With her heart pounding, she took a deep breath to steady her nerves. This was something new for her. She had always gone along with whatever others wanted. Voice trembling, she said the word that she was sure would end the friendship, “No,” then held her breath waiting for the fallout. When her companion simply accepted the answer and moved on, she later spent hours running the conversation through her mind, berating herself for not being more agreeable.

Can you relate to this? Many who are food dependent feel intense guilt when saying no and don’t realize as with most recovery behaviors, it’s a skill that takes practice. One of the most important things to remember is that refusing to do something that is dangerous to your recovery is nonnegotiable. In other words, those in recovery must find a way to develop this skill.

Eating food that’s not on our food plans to please other people is not what recovery is about. Being able to say no to food we don’t eat, to attending events that are dangerous to our recoveries, to being with people who trigger self-destructive behaviors, and to opportunities that will interfere with our recovery schedule are crucial to long-term recovery.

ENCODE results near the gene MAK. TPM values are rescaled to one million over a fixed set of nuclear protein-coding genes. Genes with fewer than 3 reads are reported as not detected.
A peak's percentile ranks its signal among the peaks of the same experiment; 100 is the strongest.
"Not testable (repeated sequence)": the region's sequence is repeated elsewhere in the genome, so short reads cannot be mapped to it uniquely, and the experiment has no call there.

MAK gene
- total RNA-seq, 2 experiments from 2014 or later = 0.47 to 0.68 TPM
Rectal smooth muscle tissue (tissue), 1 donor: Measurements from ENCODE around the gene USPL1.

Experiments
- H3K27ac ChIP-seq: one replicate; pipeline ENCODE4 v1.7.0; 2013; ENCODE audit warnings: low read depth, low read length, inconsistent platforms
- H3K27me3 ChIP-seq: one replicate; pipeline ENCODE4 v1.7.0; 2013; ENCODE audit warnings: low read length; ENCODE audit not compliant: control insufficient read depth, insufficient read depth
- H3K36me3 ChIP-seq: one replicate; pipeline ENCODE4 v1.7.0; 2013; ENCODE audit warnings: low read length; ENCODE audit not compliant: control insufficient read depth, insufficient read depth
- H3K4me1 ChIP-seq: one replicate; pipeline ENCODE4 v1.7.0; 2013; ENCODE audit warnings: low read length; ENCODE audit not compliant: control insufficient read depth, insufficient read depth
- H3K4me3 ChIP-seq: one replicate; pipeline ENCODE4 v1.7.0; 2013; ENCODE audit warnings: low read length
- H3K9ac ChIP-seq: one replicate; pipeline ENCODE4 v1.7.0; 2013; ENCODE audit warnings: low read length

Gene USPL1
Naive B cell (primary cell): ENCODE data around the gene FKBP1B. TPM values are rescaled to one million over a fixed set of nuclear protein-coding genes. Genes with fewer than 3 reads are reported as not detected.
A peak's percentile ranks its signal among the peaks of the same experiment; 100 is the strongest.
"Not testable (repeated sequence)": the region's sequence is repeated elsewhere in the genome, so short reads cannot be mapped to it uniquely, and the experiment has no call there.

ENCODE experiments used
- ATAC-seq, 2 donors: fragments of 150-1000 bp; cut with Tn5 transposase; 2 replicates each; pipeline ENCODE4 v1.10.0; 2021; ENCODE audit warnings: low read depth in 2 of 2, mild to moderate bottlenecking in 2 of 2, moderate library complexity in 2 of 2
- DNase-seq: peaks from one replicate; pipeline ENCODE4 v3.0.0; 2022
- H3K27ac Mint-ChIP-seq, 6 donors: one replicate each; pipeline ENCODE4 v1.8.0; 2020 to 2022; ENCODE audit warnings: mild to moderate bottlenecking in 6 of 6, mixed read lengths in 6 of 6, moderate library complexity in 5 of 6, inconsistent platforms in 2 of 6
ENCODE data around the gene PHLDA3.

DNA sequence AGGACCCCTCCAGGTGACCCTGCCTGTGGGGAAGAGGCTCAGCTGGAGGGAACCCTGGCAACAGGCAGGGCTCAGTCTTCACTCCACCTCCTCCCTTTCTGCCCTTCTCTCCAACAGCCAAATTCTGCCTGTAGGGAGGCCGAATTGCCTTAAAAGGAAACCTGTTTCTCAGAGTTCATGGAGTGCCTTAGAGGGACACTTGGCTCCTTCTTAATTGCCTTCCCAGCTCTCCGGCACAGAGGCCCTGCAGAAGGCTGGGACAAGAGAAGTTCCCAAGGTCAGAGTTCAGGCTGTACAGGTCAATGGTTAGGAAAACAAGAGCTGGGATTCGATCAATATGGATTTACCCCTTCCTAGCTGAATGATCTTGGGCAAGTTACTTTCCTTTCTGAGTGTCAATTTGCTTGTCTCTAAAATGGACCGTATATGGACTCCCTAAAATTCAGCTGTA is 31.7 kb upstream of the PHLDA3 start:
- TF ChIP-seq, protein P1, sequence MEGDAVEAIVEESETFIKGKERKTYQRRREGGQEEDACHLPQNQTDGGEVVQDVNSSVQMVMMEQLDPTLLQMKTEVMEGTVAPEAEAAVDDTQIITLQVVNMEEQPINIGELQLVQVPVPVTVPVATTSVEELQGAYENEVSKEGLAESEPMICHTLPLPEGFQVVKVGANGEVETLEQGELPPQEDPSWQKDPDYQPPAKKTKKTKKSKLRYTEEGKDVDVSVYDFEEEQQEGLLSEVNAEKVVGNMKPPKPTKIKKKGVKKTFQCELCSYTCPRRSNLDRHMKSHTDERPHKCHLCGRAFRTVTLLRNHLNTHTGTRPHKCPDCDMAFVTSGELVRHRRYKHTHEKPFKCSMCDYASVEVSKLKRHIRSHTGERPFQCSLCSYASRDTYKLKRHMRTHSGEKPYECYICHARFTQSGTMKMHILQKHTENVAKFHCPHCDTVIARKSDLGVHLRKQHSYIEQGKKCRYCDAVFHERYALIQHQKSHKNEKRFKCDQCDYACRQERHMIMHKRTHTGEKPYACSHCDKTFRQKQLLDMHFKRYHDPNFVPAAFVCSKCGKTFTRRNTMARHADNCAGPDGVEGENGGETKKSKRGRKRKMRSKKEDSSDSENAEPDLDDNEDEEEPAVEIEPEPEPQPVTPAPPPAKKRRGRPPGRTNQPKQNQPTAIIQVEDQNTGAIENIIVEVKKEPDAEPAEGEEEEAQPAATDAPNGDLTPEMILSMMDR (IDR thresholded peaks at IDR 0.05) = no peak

In short, it simply is not possible to stay in recovery from food dependency without, at one time or another, saying no. That being so, there are a few things we can do to make it easier until we develop this skill.

To begin, understand that if you’ve never said no before, it will take time for you to feel comfortable doing that. Don’t expect yourself to be a pro the first or even second or third time you say no. Simply accept that you may feel awkward, uncomfortable, scared, or even fragile when you first begin saying no. It’s okay. A good way to manage these feelings is to make a plan to do something recovery related after you’ve said no. Perhaps you can attend a Twelve-Step meeting, call your sponsor, or schedule an appointment with your counselor.

Next, realize that it’s not the other person’s job to make you feel better about saying no. Sometimes we look to others to make us feel better or for approval to do the things we need to for our recoveries. While this is understandable, it really isn’t logical. It’s not anyone else’s job to make you feel better about yourself or your actions. That’s your job.

Finally, acknowledge that you’re doing a great job!  Even if you are filled with guilt and want to crawl into a corner alone, recognize that you’ve taken a good first step in practicing to say no and that each time you do it, it will get easier.